A billion-dollar plan to outsource the visa processing system is facing uncertainty with advice from officials warning legislative change is likely to be needed for the overhaul to go ahead.
The Department of Home Affairs is tendering to build and manage a new online visa system to assist in the processing of more than nine million applications each year.
But the push is facing political opposition from Labor, the Greens and Centre Alliance concerned the “privatisation” would undermine the system’s integrity.
Labor’s assistant immigration spokesperson Andrew Giles told SBS News the plan to outsource the visa system is “disastrous” and should be scrapped.
“It is impossible to understate how important having public confidence and ultimately public oversight for our visa processing system is,” he said.
“We’ve seen an enormous amount of public money spent on a plan that has no public merit.”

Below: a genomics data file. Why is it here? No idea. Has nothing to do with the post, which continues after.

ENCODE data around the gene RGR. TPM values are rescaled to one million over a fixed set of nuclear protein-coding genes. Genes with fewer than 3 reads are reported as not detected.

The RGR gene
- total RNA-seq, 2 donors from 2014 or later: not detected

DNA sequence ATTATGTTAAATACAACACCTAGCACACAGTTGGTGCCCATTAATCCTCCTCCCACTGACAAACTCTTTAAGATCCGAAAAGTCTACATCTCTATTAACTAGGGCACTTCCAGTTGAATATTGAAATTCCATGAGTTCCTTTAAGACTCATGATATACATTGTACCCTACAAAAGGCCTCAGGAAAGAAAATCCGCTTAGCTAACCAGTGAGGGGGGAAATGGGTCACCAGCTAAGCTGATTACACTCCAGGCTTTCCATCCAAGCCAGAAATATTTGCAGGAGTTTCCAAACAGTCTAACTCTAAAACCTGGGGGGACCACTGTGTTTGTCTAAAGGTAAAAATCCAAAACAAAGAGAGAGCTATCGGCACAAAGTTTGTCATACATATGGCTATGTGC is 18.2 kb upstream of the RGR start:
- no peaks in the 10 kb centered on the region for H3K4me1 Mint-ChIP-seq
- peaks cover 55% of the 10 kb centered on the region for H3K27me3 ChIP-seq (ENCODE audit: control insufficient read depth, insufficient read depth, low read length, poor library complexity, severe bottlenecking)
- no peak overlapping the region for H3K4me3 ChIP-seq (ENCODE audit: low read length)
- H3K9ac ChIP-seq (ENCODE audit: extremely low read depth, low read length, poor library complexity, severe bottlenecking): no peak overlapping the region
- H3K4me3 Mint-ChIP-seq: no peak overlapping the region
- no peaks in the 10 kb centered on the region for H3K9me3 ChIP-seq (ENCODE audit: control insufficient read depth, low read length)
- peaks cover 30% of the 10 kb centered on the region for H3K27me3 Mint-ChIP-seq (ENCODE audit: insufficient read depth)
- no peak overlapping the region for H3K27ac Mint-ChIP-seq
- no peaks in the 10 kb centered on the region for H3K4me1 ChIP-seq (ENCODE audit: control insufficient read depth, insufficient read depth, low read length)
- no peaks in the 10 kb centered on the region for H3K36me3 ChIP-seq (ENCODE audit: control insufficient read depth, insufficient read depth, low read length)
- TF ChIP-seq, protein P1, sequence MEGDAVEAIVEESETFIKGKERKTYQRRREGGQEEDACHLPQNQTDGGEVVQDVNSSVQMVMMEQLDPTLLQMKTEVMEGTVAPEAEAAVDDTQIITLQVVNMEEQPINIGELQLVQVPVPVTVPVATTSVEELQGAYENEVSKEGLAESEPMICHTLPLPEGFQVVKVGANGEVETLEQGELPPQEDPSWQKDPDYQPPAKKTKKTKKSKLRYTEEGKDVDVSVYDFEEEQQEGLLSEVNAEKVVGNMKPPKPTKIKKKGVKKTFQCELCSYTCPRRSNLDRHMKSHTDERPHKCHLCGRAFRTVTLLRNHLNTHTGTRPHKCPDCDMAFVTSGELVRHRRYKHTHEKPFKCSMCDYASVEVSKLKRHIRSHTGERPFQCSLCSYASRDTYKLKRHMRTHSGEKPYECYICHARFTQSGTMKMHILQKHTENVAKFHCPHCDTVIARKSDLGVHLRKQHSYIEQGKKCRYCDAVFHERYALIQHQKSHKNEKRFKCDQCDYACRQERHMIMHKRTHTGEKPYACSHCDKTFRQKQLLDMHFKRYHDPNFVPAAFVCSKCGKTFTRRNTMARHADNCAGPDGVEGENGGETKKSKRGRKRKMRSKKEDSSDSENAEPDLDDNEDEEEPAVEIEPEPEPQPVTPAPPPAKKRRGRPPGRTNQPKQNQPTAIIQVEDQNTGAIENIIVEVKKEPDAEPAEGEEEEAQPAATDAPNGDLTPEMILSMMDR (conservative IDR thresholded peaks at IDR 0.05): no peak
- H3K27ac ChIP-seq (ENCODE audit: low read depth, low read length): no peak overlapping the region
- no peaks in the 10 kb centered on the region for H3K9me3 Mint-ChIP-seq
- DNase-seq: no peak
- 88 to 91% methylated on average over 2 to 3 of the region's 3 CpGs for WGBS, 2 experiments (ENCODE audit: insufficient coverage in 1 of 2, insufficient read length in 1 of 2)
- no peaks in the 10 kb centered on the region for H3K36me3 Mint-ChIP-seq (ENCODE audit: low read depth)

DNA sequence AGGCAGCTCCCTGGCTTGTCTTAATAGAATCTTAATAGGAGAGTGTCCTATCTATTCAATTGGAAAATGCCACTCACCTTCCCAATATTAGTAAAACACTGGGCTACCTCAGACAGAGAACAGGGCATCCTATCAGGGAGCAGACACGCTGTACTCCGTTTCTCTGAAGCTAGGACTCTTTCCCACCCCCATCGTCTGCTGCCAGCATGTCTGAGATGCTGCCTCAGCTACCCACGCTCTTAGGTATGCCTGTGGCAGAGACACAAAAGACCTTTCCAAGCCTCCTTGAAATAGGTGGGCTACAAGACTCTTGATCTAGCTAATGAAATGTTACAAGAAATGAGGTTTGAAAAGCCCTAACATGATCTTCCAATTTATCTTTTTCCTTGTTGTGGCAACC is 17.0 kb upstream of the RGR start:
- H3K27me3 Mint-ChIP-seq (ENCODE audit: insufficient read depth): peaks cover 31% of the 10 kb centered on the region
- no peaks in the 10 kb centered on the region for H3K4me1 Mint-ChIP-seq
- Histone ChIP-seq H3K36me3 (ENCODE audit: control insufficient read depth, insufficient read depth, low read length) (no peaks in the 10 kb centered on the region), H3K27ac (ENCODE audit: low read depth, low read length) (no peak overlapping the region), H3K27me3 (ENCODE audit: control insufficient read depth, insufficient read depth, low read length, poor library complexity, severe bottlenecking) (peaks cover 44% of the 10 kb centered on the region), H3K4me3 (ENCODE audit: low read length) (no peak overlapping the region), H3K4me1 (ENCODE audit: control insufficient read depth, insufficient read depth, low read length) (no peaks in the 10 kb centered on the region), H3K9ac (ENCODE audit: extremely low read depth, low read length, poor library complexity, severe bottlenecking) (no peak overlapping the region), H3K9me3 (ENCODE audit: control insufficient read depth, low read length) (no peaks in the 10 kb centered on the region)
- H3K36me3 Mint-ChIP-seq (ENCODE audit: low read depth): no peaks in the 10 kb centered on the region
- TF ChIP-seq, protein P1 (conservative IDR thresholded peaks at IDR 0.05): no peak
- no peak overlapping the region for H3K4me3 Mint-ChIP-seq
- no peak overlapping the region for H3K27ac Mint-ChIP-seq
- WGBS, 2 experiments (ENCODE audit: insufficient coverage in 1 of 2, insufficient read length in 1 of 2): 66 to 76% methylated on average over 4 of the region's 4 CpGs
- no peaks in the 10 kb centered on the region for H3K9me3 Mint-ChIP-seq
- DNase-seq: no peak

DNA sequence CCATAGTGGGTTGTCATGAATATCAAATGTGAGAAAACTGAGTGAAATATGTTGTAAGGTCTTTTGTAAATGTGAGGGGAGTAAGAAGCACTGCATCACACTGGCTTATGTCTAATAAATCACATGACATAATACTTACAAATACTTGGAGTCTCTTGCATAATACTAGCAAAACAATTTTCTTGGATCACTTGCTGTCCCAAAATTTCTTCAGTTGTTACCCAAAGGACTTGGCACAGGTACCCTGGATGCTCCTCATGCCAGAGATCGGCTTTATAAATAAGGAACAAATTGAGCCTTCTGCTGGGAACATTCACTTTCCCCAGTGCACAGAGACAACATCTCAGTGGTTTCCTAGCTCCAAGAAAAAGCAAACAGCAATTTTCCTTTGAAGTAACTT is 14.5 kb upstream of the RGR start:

A department briefing, dated May 2019, released under Freedom of Information, and seen by SBS News, has advised the commercial model would “likely require new supporting legislation.”
This means any attempt to overhaul the visa system could require political support, despite the so-called Global Digital Platform already being put out for tender last year.
Two private consortiums are vying for the $1 billion contract to build and manage the single online platform, which would receive, process and provide visas for applicants.
But there are fears the move could de-humanise the visa process, despite assurances from the Department of Home Affairs their oversight will remain.
“The Department will retain responsibility for business rules that determine what the platform does, and accountability for sovereign functions including decision making, security, and risk assessment,” the briefing said.